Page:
July 25, 2009 – What is hemp? The hemp plant, otherwise known as Cannabis Sativa, is a flowering plant or herb that has been cultivated for centuries for a multitude of purposes. It is an extremely robust and versatile plant that has many ecological benefits. The cultivation of hemp has a positive impact on the environment, and it is one of the most environmentally sustainable crops that can be grown. It reinvigorates the soil and has a supportive influence on the biodiversity of the environment wherever it is planted.
The hemp plant is also naturally resistant to pests, and therefore does not require the use of pesticides, herbicides, or fungicides. Its large upper leaves naturally push out weeds and it grows very quickly, maturing in three to four months as well as using less water than crops such as cotton.
Hemp is also highly useful and can be grown for the purpose of manufacturing a wide variety of industrial and consumer products. In fact, it is probably one of the most useful plants known to humanity, as nearly every part of the hemp plant can be utilized in some way.
Hemp fiber, which comes from the stalks of the plant, is known as bast. It is extremely durable and is known for its comfort, strength, resistance to mold and ultraviolet light, as well as its absorbent qualities. Hemp produces 250% more fiber than cotton. It is also stronger than cotton and can be used to make clothing, shoes, paper, canvas, carpeting, rope, bags, luggage, home furnishings, construction materials, biodegradable plastics, and even auto parts. It can be used to create building materials that are twice as strong as wood or concrete.
The use of hemp in the production of paper products, along with other fibers such as kenaf, could help save forests and trees from deforestation. Hemp is 77% cellulose and unlike wood pulp, it does not require toxic chemicals such as dioxins and chloroforms to make paper. In fact, it can produce four times as much paper per acre as trees without the environmental hazards and in a more sustainable manner.
Hemp oil, which is extracted from the seeds of the hemp plant, also has a variety of uses. It can be used in cosmetics and body care products, nutritional supplements, and food products, as well as for industrial purposes.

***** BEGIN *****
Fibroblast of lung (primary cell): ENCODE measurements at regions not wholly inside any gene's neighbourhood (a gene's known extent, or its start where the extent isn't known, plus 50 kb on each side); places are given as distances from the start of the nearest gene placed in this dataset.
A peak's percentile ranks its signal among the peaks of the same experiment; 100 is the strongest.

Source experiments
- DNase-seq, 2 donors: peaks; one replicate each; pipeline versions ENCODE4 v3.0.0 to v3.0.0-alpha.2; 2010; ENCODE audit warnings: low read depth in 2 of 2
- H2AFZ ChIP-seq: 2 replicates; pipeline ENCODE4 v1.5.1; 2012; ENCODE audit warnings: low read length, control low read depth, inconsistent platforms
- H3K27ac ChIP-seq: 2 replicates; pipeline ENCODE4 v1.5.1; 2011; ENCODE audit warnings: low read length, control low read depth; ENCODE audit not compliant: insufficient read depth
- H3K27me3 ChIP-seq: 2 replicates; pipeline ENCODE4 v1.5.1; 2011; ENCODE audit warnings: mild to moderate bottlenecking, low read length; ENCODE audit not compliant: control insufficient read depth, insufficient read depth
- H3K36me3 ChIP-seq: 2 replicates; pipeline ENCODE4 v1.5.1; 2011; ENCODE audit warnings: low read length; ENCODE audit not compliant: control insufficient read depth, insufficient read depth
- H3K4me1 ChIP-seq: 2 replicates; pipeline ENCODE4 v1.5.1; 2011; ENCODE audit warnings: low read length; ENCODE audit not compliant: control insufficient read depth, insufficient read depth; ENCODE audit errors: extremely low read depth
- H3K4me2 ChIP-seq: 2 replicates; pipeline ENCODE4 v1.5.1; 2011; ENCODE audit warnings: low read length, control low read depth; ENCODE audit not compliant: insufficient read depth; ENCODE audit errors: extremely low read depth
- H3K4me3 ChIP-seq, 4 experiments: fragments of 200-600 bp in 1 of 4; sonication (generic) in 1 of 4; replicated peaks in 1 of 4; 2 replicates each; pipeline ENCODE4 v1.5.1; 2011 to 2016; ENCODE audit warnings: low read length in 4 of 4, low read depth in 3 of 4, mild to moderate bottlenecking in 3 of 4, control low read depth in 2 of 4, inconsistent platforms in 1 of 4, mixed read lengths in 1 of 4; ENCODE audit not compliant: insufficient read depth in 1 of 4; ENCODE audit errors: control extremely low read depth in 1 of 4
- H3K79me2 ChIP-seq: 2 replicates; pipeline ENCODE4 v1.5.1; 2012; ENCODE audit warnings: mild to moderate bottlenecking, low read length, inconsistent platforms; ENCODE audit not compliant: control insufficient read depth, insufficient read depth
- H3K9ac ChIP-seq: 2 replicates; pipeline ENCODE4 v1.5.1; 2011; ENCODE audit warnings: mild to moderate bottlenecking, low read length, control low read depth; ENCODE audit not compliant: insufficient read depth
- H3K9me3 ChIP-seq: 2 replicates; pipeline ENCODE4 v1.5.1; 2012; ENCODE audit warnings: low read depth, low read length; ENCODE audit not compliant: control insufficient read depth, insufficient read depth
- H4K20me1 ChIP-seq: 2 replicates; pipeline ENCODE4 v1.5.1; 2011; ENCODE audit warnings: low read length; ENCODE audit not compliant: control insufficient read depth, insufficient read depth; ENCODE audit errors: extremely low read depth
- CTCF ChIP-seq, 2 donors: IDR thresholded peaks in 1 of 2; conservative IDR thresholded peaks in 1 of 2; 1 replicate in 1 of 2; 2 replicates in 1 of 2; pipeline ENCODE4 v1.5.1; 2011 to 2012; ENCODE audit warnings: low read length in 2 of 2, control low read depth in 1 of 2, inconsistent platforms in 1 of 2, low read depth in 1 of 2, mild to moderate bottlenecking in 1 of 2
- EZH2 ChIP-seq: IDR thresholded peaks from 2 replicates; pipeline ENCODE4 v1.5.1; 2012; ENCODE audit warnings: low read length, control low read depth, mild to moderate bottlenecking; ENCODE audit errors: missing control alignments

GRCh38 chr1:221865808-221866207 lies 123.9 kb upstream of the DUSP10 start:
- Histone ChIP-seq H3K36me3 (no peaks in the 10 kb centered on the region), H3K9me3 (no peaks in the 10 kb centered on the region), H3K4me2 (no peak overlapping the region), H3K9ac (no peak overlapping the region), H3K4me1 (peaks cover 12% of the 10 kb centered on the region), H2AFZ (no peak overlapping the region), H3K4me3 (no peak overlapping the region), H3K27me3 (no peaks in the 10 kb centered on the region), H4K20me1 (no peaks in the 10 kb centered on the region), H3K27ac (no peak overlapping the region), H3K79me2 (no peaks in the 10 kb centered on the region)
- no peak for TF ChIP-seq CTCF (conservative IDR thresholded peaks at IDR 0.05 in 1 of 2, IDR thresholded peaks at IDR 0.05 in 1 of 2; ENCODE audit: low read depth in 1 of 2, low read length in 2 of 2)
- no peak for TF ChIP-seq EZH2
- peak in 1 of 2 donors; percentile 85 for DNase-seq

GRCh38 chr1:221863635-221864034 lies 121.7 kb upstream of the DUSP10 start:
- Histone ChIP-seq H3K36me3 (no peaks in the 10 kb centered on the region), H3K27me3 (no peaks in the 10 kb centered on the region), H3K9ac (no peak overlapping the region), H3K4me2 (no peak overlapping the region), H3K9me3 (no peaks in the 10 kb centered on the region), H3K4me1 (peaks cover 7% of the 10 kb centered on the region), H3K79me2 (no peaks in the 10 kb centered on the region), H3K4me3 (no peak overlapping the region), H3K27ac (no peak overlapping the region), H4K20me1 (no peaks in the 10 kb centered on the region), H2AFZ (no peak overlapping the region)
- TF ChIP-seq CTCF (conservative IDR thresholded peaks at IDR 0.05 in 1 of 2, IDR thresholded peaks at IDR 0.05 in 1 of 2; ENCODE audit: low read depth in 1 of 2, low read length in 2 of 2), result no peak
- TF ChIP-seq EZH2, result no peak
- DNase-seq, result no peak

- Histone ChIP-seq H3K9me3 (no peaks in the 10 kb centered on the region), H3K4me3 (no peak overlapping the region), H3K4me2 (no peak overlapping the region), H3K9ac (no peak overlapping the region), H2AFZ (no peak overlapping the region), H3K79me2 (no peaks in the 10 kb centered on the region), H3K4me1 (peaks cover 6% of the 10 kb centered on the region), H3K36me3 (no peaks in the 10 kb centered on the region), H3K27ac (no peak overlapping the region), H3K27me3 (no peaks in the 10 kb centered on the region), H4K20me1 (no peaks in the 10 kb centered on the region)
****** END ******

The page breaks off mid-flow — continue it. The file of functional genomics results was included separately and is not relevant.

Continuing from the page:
The oil is high in essential fatty acids or EFA’s, particularly in omega-6 and omega-3 EFA’s, as well as Gamma Linolenic acid(GLA). It can be used in cooking, added to salads, and used in dressings and condiments.
The seeds themselves can also be eaten. In addition to their EFA content, they are also rich in protein, containing 20% protein content, as well as minerals. The seeds may be eaten raw, added to soups and salads, used in baking, used as cereal, flour, sprouted, turned into tofu or nut butters, used as a protein powder, added to smoothies or shakes, or made into tea. The fresh leaves of the hemp plant are also edible.
Oil from hemp can also be used to create an eco-friendly alternative to petroleum based paints, oils, and inks. In addition, there is the potential for the oil to be used as a base in household cleaners.
Yet one of the most promising and compelling uses of the hemp plant is its potential as an alternative source of energy in the form of clean-burning bio-fuels like bio-diesel and ethanol fuel. In fact, energy from hemp based fuel is higher than any other crop produced for the purpose of creating bio-fuel.
Hemp is like a gift to humankind. It seems like there is no limit to what can be done with this versatile plant. With all these advantages, one would think that hemp products would be more widely available and utilized. However, there is much controversy surrounding this plant. The controversy stems (pardon the pun!) from its botanical composition and its relation to marijuana.
Industrial hemp is characterized by its low levels of the chemical THC (tetrahydrocannibinol) in its leaves and flowers Hemp was widely cultivated in the US from colonial times up until the mid 1800’s. It was commonly used in the production of fabrics, as well as twine, hemp paper and rope, which were all commonly used during this time period. The use of hemp was phased out when cotton became more widely grown to make fabrics but also because of US government fears of cannabis being used as a recreational drug.
Between 1914 and 1933, 33 states passed laws to restrict the legal production of hemp. This was a result of the government attempting to control the use of Cannabis leaves for their recreational drug use. The US govt. first restricted the use of hemp in the late 1930’s under the Marijuana Tax Act (50 stat 551). This was due to the psychoactive properties of some varieties of the Cannabis plant. Because of this, hemp cannot be grown in the United States, and all hemp or hemp products must be imported or manufactured from imported hemp.
Although it is still illegal to grow hemp in the US, it is widely cultivated in the rest of the world, including Canada, Europe, the UK, and China, the latter of which grows more hemp than any other country in the world. There is a growing movement in the US to legalize the production of hemp crops in the United States. Please see: Vote Hemp